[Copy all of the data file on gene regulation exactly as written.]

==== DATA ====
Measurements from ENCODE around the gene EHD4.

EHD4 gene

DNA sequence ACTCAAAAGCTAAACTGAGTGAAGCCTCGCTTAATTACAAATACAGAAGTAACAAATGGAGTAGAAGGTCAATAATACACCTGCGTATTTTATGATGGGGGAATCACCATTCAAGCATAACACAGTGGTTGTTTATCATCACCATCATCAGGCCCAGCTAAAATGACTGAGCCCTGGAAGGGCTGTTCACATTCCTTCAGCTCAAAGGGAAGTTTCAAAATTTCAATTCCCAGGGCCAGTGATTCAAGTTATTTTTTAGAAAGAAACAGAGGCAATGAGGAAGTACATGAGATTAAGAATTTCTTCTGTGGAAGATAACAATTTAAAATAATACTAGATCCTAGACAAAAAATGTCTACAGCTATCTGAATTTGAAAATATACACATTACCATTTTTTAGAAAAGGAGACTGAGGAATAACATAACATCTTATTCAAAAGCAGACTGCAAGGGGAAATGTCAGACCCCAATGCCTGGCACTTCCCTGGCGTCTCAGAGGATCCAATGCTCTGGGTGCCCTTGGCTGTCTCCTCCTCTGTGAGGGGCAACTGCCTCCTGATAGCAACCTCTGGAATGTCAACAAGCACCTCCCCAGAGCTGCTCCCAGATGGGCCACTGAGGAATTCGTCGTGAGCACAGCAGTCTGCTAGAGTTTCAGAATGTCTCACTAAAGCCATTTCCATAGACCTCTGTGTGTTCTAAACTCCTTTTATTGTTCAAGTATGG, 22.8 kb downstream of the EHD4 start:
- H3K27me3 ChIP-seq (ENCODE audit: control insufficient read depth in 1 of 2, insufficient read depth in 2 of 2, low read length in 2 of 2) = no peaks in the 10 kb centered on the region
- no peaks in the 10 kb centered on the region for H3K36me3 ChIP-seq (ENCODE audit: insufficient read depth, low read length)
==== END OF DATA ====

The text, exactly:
Measurements from ENCODE around the gene EHD4.

EHD4 gene

DNA sequence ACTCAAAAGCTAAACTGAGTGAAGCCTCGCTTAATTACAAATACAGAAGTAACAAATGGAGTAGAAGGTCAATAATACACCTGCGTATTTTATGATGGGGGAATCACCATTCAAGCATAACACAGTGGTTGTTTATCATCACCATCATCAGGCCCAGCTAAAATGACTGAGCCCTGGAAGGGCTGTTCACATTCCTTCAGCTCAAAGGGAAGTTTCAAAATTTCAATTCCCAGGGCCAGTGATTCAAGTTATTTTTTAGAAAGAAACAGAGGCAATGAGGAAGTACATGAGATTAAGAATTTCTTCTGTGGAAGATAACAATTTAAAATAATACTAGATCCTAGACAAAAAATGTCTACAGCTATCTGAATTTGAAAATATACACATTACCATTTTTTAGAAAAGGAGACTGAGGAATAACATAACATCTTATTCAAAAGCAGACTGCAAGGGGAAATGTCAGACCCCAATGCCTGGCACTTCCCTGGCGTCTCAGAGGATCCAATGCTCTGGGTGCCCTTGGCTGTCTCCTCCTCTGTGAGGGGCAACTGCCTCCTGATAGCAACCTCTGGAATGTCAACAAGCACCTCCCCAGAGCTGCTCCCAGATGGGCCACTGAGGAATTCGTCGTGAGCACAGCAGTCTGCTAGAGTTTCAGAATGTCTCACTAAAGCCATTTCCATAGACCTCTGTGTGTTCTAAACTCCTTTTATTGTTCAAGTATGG, 22.8 kb downstream of the EHD4 start:
- H3K27me3 ChIP-seq (ENCODE audit: control insufficient read depth in 1 of 2, insufficient read depth in 2 of 2, low read length in 2 of 2) = no peaks in the 10 kb centered on the region
- no peaks in the 10 kb centered on the region for H3K36me3 ChIP-seq (ENCODE audit: insufficient read depth, low read length)